It's been three months since my last blog post. I didn't intentionally take the summer off, it just happened. "It" being life. This reminds me of my son, who got his learner's permit a few days ago even though he turned 15 in May. He had decided he'd rather take the required teen driving course online instead of spending four intensive days in the classroom. The problem was, he lacked the motivation to make himself do the online course. Now that he has his permit and has been driving for a week, he can't wait to get his license, but he'll have to, until next August, several months after he turns 16, which brings me to the first thing I realized.
1. There's No Syllabus for Life
The problem with life is that there aren't any deadlines for your dreams. There's no syllabus to follow, no automatic system of timelines and deadlines to keep us on track. It's up to us.
So, I'm getting back to my writing schedule, and am still plugging away on my book. I originally set May 1st as the deadline to complete a rough draft. I've pushed that back several times and now my current goal is August 31st. I might make it. I'm going to keep trying. I've found through this process that I need the deadlines and the writing schedule, but I'm also trying to be gentle with myself if I don't meet them. The main thing is to keep working and I know I'll get there eventually.
I did write a lot this summer even though I didn't have an official schedule. I fit it in when I could. One of my favorite times to write was during the kids' music lessons - it was a perfect time to sit and pick at the lines of my poems, tinker with the words, and play with line breaks.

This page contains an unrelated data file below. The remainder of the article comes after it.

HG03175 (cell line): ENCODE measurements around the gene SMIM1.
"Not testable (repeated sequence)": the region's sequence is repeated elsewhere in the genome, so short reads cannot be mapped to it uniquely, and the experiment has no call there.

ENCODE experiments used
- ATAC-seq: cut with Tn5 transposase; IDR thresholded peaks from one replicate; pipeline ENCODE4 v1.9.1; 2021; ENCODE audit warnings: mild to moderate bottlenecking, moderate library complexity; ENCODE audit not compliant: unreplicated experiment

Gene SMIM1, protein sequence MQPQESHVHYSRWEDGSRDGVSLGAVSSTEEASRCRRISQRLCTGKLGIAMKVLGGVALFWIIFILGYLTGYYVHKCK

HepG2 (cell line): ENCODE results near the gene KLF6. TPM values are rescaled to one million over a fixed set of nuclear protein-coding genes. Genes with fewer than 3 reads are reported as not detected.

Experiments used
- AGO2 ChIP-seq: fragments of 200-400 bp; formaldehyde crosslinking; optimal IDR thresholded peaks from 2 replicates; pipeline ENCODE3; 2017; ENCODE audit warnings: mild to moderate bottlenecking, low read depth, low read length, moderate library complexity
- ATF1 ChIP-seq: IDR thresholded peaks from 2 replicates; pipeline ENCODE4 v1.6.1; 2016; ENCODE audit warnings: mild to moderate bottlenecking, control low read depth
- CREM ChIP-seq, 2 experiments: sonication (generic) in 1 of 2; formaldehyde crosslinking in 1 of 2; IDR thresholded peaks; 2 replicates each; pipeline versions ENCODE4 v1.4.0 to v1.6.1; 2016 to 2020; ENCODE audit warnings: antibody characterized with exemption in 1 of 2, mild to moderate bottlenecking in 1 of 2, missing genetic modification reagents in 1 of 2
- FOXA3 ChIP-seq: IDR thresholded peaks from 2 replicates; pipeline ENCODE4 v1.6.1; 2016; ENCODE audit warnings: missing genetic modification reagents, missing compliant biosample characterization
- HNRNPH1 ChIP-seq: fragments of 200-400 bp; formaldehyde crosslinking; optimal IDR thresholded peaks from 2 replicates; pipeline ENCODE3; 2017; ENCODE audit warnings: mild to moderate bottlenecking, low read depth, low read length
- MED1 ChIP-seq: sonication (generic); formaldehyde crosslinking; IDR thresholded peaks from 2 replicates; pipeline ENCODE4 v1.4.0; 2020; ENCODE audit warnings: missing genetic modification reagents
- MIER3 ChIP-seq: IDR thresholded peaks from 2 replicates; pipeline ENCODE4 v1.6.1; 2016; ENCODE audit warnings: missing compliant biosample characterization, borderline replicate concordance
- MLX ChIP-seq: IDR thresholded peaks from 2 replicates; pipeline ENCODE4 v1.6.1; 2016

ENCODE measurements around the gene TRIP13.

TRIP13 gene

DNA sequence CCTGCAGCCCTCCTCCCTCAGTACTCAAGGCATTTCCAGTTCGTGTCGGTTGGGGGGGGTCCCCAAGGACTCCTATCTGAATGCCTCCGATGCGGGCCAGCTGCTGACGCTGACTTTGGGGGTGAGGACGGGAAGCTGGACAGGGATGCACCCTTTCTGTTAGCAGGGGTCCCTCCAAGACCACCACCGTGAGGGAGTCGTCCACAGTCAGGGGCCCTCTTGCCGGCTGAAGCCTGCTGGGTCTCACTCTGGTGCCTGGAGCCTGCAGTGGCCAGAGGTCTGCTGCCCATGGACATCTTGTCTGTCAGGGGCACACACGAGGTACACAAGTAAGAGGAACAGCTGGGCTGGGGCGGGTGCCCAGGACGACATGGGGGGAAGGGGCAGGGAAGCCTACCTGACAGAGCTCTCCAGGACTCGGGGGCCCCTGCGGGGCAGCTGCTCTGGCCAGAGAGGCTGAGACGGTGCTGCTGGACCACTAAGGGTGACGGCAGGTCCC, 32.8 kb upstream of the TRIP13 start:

2. Finish What You Start
One problem, or maybe it's a blessing, is that I keep writing new poems and they distract me from going back and working on the older ones. The poems I'm currently writing and working on are always my favorites - they carry the heat, they're about what I'm interested in and what I'm experiencing right now.
This summer, I was editing a poem I wrote ten years ago, but since it was so old, I couldn't remember all of the details of the situation I was writing about, and when I tried to add new lines, it felt like a different voice was speaking, which was jarring. So, I'm more motivated now to try to finish my new poems sooner and then let them go, because I've also learned that if they don't quite become what I want them to, another one will come. I don't have to hang on to every good line or every poem with promise. If they're not working, I can let them go and move on to a new poem that might work better. It's incredibly freeing.
3. Submit, Submit, Submit
I submitted poems to several journals and contests this summer. So far I've only received rejections, but that's okay - I'm learning not to take it personally, and I remain optimistic. The longer I write and teach poetry, the more I realize how subjective our tastes are. My favorite poem probably isn't your favorite poem, and the poem I love today might be eclipsed by a different poem tomorrow depending on what's going on in my life and what the poem is about. Sometimes we hear or read a poem at the perfect moment in our lives and it strikes a chord. I think that's what has happened when I've been lucky enough to win a contest or have a poem picked for publication - it was simply in the right place at the right time, so I need to make sure I'm submitting my poetry often so my poems have a better chance of being in the right place at the right time.
4. Keep Moving Forward
I've alphabetized the poems in my finished binder and am in the process of writing the following for each poem on an index card: title, emotional tenor of the ending of the poem, and category/theme. Right now there are 29 poems in my binder and there are many more on the edge of being finalized and added. Once the index cards are completed, I'll play with the categories of the book and the order of the poems and figure out which ones belong together and which ones don't. It will be like Sesame Street all over again!
So, while I didn't write any blog posts this summer, I made progress in a summer-like way, free and floating, and now I'm ready to settle in like the leaves that will soon begin to fall.